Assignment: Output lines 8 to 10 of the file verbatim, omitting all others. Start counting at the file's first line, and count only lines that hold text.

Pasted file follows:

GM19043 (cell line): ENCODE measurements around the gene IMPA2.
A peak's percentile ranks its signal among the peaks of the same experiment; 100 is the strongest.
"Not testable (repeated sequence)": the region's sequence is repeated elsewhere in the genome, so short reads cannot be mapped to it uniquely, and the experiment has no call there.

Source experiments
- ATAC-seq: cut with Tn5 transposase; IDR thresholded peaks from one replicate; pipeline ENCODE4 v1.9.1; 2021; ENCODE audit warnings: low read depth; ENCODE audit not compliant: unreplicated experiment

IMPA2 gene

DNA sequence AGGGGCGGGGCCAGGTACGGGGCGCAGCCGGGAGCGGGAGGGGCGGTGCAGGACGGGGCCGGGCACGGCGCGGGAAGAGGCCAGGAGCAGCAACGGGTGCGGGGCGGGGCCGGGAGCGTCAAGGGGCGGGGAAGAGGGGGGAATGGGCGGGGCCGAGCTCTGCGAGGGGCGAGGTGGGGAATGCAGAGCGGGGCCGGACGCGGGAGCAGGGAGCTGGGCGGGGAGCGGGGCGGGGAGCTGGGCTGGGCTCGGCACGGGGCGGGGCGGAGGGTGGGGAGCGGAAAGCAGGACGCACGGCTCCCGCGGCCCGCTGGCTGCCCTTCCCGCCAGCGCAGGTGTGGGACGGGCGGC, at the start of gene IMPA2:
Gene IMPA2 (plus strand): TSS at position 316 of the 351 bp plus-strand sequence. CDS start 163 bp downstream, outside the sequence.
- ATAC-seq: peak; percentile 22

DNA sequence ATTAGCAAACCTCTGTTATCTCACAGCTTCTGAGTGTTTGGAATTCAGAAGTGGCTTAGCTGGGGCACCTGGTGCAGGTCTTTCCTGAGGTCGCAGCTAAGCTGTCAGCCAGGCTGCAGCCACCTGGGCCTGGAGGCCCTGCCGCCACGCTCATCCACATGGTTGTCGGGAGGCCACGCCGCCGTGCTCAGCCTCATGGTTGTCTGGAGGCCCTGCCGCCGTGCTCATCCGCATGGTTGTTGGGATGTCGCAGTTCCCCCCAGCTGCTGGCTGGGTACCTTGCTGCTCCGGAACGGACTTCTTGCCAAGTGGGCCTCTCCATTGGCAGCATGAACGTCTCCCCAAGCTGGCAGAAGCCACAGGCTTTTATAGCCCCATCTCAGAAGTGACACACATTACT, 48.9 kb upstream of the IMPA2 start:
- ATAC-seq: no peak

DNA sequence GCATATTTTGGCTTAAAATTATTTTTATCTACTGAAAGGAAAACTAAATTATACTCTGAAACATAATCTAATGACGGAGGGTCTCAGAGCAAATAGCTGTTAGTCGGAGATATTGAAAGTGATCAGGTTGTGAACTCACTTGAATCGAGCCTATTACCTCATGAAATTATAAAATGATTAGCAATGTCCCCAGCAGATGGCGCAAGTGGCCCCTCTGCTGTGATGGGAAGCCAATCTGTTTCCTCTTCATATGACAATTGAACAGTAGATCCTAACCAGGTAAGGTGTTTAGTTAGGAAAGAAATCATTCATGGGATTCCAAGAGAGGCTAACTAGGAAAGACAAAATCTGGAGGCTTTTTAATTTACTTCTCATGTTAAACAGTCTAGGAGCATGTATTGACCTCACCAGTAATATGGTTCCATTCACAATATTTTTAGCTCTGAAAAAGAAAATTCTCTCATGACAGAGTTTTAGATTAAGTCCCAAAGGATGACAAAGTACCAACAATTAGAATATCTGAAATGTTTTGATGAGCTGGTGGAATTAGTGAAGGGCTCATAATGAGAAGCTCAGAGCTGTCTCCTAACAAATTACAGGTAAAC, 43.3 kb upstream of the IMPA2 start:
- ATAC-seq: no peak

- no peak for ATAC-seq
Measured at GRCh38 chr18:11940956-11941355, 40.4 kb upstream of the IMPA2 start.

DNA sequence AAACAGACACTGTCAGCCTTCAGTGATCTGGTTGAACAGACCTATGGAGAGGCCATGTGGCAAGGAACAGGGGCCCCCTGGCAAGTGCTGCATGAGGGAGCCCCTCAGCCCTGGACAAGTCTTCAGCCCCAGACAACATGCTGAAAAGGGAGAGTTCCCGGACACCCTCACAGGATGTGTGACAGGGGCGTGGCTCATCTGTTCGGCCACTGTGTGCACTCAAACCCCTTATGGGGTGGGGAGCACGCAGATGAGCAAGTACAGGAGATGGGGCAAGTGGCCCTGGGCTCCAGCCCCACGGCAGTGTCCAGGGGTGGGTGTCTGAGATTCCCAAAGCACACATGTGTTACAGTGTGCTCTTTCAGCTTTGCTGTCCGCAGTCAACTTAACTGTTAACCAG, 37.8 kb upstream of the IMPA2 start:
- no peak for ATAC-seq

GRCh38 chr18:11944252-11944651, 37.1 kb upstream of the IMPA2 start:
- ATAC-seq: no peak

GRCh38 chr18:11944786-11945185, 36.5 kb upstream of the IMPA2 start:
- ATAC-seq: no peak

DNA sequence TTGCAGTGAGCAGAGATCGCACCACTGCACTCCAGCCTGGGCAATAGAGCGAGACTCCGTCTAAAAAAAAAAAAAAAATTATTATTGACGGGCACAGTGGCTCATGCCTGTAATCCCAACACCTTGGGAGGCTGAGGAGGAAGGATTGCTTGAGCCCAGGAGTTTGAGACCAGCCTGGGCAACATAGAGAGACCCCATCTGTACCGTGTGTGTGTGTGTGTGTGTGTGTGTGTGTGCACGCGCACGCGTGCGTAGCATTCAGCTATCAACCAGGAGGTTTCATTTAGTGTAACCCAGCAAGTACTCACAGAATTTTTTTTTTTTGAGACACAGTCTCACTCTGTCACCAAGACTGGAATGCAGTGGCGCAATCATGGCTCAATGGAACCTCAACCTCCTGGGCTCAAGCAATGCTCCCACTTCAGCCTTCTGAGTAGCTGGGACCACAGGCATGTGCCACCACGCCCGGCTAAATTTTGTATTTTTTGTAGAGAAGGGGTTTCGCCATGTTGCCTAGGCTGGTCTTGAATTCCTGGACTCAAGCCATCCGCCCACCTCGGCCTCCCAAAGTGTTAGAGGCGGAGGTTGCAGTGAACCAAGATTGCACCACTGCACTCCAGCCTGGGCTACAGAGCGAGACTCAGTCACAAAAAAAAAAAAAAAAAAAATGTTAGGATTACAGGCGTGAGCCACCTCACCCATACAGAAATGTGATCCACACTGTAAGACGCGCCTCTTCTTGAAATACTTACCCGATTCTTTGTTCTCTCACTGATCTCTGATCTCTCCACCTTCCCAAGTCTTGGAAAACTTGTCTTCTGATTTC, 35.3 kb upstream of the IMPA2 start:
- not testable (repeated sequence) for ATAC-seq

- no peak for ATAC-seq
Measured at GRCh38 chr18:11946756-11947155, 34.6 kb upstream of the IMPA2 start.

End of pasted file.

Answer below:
Gene IMPA2 (plus strand): TSS at position 316 of the 351 bp plus-strand sequence. CDS start 163 bp downstream, outside the sequence.
- ATAC-seq: peak; percentile 22

DNA sequence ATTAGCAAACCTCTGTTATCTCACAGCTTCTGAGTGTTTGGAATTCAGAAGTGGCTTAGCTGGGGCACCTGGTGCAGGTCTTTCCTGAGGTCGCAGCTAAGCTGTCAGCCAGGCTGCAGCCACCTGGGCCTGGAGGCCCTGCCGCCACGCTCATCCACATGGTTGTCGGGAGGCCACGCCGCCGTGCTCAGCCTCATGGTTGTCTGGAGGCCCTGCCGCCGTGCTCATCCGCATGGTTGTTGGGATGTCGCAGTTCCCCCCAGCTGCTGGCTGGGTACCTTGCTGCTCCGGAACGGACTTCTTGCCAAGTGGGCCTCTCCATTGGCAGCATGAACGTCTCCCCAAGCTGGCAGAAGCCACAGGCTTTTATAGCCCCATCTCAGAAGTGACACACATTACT, 48.9 kb upstream of the IMPA2 start: